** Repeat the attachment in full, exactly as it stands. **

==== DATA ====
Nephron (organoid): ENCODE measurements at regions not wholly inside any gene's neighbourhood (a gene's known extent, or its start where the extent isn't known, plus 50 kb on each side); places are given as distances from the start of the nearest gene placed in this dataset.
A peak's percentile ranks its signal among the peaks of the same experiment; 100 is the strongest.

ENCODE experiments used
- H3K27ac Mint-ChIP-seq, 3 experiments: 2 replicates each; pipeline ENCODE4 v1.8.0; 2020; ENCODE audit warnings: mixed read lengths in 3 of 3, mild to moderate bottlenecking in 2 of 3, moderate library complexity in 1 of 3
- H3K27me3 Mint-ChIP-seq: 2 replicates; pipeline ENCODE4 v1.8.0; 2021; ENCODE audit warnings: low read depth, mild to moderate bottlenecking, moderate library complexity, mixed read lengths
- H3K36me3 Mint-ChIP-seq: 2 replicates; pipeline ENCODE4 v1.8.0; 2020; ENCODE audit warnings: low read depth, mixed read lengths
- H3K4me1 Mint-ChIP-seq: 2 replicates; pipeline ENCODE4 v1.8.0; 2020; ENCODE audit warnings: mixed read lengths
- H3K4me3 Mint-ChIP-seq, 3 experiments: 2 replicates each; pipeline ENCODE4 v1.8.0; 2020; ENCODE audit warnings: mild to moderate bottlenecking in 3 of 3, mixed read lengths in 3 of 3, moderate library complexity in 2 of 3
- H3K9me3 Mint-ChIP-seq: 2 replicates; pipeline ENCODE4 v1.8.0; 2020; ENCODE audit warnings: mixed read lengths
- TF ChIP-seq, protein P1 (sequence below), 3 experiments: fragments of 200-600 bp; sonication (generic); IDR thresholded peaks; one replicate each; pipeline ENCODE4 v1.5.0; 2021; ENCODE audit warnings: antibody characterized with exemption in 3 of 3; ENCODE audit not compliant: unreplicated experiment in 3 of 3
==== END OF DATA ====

Nephron (organoid): ENCODE measurements at regions not wholly inside any gene's neighbourhood (a gene's known extent, or its start where the extent isn't known, plus 50 kb on each side); places are given as distances from the start of the nearest gene placed in this dataset.
A peak's percentile ranks its signal among the peaks of the same experiment; 100 is the strongest.

ENCODE experiments used
- H3K27ac Mint-ChIP-seq, 3 experiments: 2 replicates each; pipeline ENCODE4 v1.8.0; 2020; ENCODE audit warnings: mixed read lengths in 3 of 3, mild to moderate bottlenecking in 2 of 3, moderate library complexity in 1 of 3
- H3K27me3 Mint-ChIP-seq: 2 replicates; pipeline ENCODE4 v1.8.0; 2021; ENCODE audit warnings: low read depth, mild to moderate bottlenecking, moderate library complexity, mixed read lengths
- H3K36me3 Mint-ChIP-seq: 2 replicates; pipeline ENCODE4 v1.8.0; 2020; ENCODE audit warnings: low read depth, mixed read lengths
- H3K4me1 Mint-ChIP-seq: 2 replicates; pipeline ENCODE4 v1.8.0; 2020; ENCODE audit warnings: mixed read lengths
- H3K4me3 Mint-ChIP-seq, 3 experiments: 2 replicates each; pipeline ENCODE4 v1.8.0; 2020; ENCODE audit warnings: mild to moderate bottlenecking in 3 of 3, mixed read lengths in 3 of 3, moderate library complexity in 2 of 3
- H3K9me3 Mint-ChIP-seq: 2 replicates; pipeline ENCODE4 v1.8.0; 2020; ENCODE audit warnings: mixed read lengths
- TF ChIP-seq, protein P1 (sequence below), 3 experiments: fragments of 200-600 bp; sonication (generic); IDR thresholded peaks; one replicate each; pipeline ENCODE4 v1.5.0; 2021; ENCODE audit warnings: antibody characterized with exemption in 3 of 3; ENCODE audit not compliant: unreplicated experiment in 3 of 3